Since the weather was great and I was running a bit late, I said to myself: why not take the bike to the workshop? So I decided to go by bike instead of the bus. I also wanted to try out a new lock that I had bought earlier that week, I put on my helmet and went down to the basement of the building to get my bicycle. I left the building around 12:45 and headed for the café. I arrived I locked my bike to a pole close to here. I walked the rest of the way.

Everybody then takes their turn telling their story of how they came to the workshop. The results vary considerably and tend to be rather disastrous in terms of the verb conjugations.

The workhorses for narrating the past in French

You will have certainly noticed in my little speech that the two most common verb forms are the passé composé and the imparfait de l’indicatif. These are what I call the two workhorses of French narration of the past. These are the two forms that you have to know inside out. And I’m sure most readers are somewhat familiar with them.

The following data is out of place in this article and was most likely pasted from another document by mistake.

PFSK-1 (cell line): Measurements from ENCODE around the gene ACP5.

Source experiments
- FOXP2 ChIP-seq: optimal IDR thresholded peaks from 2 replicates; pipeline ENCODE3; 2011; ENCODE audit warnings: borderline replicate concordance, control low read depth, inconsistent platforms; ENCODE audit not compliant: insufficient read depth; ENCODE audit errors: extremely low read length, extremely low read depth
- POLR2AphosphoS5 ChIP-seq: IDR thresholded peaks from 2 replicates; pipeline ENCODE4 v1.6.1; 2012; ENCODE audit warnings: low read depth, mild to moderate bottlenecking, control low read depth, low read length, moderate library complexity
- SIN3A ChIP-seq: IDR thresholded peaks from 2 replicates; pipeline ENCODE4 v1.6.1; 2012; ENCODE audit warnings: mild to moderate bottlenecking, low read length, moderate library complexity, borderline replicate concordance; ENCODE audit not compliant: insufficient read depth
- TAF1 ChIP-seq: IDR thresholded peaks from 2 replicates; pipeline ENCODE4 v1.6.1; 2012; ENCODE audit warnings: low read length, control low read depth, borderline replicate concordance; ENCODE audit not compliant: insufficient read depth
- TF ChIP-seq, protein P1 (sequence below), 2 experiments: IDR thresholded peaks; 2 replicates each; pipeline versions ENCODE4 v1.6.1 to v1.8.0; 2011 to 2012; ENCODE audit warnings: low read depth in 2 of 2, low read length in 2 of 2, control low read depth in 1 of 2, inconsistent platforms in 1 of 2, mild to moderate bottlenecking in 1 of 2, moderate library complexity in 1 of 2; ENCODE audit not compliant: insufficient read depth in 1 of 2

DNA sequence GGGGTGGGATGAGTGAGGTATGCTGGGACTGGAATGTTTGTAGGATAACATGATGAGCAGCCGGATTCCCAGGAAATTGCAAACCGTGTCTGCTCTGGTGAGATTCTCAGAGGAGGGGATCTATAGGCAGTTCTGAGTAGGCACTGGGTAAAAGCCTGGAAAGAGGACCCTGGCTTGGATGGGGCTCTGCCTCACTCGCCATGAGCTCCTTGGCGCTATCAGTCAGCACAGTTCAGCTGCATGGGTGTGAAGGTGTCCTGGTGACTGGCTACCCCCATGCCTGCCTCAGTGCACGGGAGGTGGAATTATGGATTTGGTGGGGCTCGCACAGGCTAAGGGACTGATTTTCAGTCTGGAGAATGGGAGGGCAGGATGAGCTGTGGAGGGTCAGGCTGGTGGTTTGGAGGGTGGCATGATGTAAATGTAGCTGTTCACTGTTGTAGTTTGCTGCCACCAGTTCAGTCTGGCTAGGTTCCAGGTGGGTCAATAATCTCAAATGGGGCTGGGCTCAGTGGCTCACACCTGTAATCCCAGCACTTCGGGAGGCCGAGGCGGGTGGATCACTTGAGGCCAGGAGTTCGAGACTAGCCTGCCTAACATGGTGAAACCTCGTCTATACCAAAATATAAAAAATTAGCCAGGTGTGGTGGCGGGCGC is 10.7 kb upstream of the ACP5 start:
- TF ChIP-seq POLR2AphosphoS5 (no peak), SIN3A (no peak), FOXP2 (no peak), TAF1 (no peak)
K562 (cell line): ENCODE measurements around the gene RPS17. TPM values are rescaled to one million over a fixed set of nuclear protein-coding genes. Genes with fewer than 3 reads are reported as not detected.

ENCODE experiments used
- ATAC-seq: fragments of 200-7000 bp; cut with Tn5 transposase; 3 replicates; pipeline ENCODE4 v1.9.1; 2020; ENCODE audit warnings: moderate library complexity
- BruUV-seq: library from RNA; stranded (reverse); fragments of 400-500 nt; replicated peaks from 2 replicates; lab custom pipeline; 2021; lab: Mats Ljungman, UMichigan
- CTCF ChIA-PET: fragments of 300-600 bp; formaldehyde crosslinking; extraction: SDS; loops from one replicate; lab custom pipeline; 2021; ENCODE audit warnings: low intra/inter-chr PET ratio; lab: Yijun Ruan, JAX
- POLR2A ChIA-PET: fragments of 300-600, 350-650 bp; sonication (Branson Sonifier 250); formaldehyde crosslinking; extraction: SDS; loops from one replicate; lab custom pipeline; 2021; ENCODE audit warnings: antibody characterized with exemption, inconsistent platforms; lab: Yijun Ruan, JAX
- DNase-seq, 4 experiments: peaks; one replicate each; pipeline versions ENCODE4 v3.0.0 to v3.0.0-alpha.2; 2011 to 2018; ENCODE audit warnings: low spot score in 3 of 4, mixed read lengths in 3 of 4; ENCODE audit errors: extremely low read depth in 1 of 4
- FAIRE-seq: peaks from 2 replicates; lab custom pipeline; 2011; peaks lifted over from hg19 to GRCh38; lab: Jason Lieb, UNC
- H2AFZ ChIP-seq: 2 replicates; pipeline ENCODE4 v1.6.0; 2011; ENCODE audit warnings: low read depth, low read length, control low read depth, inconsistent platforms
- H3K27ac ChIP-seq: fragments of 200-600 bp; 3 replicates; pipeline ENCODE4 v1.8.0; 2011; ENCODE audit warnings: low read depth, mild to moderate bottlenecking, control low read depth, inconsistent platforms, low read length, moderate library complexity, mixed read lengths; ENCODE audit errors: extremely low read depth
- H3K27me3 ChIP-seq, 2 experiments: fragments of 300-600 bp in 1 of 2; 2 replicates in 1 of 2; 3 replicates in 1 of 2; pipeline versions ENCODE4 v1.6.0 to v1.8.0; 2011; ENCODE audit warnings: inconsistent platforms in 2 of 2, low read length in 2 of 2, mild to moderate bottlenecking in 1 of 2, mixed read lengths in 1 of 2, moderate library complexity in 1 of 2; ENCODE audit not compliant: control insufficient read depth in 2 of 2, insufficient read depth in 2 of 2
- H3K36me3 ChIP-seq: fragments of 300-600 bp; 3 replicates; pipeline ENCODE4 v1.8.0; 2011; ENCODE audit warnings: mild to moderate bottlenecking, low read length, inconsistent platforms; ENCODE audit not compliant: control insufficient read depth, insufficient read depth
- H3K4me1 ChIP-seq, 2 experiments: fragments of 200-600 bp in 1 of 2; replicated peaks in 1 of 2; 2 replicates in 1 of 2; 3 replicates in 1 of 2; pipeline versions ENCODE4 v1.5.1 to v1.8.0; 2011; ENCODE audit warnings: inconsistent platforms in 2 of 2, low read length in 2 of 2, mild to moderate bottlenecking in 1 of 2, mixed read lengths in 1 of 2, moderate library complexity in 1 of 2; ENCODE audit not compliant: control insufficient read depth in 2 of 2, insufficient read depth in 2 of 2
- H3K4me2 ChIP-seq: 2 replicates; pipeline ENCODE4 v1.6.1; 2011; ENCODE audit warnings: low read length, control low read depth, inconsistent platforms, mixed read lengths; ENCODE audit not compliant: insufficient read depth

The more common passé composé or compound past is made up of the auxiliary verb avoir in the present tense plus the past participle of the main verb. In my text, I say : J’ai décidé ‘I decided’.

You also probably know that in French there are around 17 verbs that take the auxiliary être instead of avoir. The verb partir is one of them and in my text I use the form : je suis parti de l’immeuble. In the workshop I would point out that partir requires the preposition de when used with l’immeuble whereas the alternative verb quitter does not require this preposition, i.e. J’ai quitté l’immeuble. This is a small but very important distinction.

Note that all pronominal verbs conjugate their passé composé with the auxiliary être. For example, je me suis dit ‘I said to myself ‘.